In time dilation, does the "aging" referenced include biological/ physiological aging? for example, in the identical twin concept, is it possible for the twin who travels to space and back to have actually aged so much that by the time he returns his brother is dead of old age? in other words, does time dilation affect physiological processes?
Time dilation affects time itself, which means that it affects absolutely everything. For the twin that traveled away and came back, literally less time will have passed for him than for the twin back on Earth. So he will have aged less, his shoes will have worn out less, the turbines on his spaceship's pumps will have rotated fewer times - everything.
Every object has its own frame of reference. So, time dilation only means that, for this case, the twin in space is aging slower according to the twin that is still on Earth. However, according to the twin in space, he is aging normally in his frame of reference. In other words, yes, time dilation does affect biological aging. It just affects it differently depends on whose perspective you're with.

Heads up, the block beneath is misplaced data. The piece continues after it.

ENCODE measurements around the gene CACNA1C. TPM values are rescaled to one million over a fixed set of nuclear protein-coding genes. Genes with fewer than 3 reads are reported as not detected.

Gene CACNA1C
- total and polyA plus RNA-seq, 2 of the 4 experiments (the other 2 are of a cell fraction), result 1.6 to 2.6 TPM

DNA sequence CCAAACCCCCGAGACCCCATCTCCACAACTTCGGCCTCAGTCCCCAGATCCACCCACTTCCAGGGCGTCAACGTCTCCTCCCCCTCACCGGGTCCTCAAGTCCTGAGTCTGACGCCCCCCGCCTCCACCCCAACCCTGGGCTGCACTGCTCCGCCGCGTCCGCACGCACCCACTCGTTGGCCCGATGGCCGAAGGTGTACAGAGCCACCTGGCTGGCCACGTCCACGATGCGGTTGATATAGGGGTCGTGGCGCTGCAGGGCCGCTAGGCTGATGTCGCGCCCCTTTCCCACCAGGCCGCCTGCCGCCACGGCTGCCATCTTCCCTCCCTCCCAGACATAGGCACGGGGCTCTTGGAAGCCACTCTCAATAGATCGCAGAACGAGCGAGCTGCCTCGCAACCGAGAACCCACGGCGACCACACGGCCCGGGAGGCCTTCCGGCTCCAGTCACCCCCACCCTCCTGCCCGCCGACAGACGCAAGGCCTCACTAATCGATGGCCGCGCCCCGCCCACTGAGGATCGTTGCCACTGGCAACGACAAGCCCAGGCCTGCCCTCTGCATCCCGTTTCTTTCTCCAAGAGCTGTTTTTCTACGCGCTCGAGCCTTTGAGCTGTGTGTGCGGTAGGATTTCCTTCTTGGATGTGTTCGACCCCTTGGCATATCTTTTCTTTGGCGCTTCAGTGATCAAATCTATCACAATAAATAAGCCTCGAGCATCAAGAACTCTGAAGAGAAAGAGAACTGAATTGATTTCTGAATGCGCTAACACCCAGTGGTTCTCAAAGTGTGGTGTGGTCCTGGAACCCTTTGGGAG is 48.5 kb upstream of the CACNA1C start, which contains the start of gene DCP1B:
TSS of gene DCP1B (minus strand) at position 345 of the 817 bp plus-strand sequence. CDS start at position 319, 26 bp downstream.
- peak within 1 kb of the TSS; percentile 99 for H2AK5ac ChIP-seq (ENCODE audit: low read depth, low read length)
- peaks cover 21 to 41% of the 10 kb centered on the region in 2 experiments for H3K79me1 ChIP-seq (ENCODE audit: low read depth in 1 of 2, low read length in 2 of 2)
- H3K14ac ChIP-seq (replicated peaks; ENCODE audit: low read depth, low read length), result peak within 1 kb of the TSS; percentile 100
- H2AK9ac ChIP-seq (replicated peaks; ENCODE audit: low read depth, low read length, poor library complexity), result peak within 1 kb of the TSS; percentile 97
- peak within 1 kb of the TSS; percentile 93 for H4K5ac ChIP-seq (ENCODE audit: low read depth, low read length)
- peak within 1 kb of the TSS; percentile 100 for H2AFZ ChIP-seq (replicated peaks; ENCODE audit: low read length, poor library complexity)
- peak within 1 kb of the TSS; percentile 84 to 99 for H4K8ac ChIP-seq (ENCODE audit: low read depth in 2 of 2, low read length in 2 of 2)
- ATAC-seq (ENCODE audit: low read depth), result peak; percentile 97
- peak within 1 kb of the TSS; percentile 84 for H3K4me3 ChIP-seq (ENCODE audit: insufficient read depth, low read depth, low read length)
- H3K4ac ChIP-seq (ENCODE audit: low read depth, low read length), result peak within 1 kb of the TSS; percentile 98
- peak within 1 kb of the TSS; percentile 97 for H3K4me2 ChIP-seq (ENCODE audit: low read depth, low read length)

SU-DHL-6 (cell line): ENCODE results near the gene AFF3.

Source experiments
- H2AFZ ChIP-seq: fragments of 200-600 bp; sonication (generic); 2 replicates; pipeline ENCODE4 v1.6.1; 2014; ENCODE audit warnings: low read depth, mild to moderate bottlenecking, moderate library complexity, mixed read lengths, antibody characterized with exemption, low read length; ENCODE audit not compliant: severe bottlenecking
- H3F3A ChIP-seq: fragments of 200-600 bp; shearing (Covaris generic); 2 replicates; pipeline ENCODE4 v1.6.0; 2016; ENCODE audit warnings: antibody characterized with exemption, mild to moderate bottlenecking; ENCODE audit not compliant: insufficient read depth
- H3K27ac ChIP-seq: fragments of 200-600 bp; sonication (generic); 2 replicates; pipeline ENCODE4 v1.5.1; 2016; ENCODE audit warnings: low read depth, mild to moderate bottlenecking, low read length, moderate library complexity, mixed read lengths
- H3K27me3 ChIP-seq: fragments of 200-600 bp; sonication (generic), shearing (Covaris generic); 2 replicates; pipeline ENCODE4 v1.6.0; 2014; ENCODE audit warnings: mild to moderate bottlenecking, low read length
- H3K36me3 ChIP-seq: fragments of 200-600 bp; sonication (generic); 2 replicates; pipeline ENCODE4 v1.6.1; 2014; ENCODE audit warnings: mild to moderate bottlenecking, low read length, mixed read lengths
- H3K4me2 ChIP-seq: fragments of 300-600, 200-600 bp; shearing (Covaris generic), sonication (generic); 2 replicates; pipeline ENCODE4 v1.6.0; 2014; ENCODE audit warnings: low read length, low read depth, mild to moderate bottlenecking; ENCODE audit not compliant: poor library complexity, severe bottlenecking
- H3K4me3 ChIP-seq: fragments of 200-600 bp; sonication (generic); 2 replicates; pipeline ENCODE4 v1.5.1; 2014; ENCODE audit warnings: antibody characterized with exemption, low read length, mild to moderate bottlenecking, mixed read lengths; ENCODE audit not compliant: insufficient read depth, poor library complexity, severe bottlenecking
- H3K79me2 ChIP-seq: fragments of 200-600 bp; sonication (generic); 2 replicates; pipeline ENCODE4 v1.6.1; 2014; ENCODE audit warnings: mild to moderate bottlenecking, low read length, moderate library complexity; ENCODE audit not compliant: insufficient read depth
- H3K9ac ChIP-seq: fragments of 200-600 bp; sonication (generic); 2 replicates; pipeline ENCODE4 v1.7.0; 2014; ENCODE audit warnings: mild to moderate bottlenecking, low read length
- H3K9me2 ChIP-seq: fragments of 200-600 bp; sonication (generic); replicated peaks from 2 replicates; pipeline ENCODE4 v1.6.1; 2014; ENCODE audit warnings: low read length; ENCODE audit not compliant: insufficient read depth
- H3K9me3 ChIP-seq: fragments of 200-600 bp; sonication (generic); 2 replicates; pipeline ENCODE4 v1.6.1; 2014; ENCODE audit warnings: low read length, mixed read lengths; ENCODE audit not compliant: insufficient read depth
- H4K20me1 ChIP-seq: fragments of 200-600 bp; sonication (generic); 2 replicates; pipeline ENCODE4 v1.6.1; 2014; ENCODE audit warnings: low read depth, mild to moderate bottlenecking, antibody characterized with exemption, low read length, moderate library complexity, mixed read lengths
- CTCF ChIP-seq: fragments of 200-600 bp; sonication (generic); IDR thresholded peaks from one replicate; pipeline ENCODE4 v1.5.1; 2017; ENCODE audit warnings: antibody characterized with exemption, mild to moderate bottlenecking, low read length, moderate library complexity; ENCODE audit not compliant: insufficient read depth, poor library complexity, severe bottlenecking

Time dilation on living creatures (and more in general to any experiment scenario not limited to light or e.m. wave propagation phenomena) is at the moment still only a speculation of the applicability of SR theory and no experiment has been conducted as far as I know to prove it. To note that such a situation, i.e. with different ageing scenarios depending on the reference frame you choose is contrary to a single physical universe assumption, and would led to the generation to infinite ones just based on the definition of an arbitrary inertial reference frame from which to look at the experiment.